Cool colors are not usually considered welcoming and socially engaging colors. Yet, summer heat often relaxes us and makes us want to just sit and visit. Therefore, encouraging socialization can be done through the use of neutral colors in the background and accent colors that have some life and vitality scattered throughout. Good active accent colors would include a bright aquamarine, navy or cobalt blue and white combination, hot pink, brilliant orange, warm coral, sunshine yellow—colors that suggest a vacation in a tropical location like the Bahamas, Mexico or Hawaii, for example. Softer or lighter colors that relax the occupants will assist in socialization. Patterns that have an ethereal, watercolor quality or patterns that simply help people feel happy will encourage better socialization.
Though it might be hard for some to admit to the need for R & R, everyone really does need relaxation and time alone, particularly in the high-stress careers so many people experience. So there are times in the summer when being anti-social actually is a personal goal. Summer may be a time to avoid other people, to introspect and to cool down alone. This can be accomplished by creating interiors where a person can escape to a quite, serene, comfortable and soothing place to rest, recuperate and have some quality downtime.
ECOLOGICAL AND FINANCIAL COOLNESS
Concerns over the greenhouse effect and energy efficiency are motivators for many customers in selecting interior design products. Uppermost in their minds might be enhancing coolness while reducing energy consumption. It is most helpful for them to be informed which window coverings have higher insulating properties. To an extent, all window coverings offer some insulation. Shutters, cellular shades and solar fabrics limit heat gain in the summer and increase heat retention in the winter, which can help lower air conditioning and heating bills. Window film alone has been reported to reduce air conditioning costs by as much as 30 to 40 percent. Window film and other products also have health benefits for homeowners by blocking UV rays.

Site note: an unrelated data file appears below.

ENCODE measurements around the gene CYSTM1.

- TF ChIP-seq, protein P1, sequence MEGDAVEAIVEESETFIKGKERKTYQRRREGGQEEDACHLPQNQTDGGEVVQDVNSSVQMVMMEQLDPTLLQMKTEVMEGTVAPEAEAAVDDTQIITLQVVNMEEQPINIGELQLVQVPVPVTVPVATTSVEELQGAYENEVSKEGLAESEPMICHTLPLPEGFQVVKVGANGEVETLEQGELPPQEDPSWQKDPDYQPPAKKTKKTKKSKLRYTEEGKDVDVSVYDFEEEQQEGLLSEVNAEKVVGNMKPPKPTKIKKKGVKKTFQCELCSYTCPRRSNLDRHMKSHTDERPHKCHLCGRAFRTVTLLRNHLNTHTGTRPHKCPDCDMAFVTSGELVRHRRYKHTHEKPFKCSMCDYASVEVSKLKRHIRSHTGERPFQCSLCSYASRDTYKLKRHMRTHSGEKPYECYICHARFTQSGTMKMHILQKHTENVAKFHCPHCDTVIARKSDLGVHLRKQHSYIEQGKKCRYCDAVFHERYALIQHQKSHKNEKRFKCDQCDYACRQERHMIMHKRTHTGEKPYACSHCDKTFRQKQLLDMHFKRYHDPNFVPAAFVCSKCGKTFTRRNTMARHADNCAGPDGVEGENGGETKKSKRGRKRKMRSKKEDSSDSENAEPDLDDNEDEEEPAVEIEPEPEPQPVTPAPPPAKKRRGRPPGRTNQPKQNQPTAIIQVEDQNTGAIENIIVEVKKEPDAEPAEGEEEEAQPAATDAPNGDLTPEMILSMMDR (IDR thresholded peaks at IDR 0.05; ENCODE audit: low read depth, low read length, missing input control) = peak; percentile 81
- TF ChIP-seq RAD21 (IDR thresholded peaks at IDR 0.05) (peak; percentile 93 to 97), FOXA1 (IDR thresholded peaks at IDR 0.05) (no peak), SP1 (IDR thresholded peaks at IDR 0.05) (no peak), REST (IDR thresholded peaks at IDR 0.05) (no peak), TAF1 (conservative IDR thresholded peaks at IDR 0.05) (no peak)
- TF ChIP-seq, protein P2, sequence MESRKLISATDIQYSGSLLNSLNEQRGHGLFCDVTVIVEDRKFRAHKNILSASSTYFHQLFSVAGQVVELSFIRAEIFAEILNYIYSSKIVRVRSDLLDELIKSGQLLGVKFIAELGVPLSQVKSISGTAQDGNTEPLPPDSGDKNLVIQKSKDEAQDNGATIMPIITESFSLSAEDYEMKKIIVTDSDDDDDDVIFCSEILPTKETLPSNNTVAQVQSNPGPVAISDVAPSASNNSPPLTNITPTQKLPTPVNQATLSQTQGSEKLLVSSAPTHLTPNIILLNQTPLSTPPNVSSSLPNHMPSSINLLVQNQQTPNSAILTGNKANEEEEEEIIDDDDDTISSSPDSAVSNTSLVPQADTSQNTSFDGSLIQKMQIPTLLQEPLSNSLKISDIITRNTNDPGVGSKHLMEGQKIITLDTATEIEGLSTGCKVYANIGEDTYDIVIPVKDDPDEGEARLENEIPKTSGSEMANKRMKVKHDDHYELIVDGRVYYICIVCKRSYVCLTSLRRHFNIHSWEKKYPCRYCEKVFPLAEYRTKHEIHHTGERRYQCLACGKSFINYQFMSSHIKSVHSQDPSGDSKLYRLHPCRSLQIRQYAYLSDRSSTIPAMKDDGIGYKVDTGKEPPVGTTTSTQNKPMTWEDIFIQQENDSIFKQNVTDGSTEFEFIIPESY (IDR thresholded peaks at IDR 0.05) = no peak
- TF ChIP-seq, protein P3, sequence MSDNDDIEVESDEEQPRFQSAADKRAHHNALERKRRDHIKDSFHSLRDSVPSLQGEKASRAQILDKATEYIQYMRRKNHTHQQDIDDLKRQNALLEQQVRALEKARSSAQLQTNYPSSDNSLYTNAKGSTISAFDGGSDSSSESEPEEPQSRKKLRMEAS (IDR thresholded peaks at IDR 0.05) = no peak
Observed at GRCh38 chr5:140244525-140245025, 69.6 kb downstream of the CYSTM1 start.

Many alternative window coverings list energy savings in the sample books or in the brochures. A professional who can utilize this information during the sales presentation will have an advantage that may close the sale.
In saving energy through carefully selected window coverings, there are two other ways a customer can keep financially cool. One is that the window treatment product will eventually pay for itself. Naturally, the greater the insulating properties are, the faster the return on the initial investment. The second way that customers keep financially cool is through reduced energy cooling bills. This means that an efficient product will save money and is evidence that, as Benjamin Franklin stated, “A penny saved is a penny earned.” Many pennies saved do add up, and the result is a happier person living or working in a more pleasant environment.
Karla J. Nielson, Allied ASID, WCAA, is assistant professor of design at Brigham Young University. She has authored several books including Window Treatments, Understanding Fabrics and Interiors: An Introduction, 3rd Ed. Nielson is a regular correspondent for Draperies & Window Coverings addressing the areas of fashion, education and merchandising.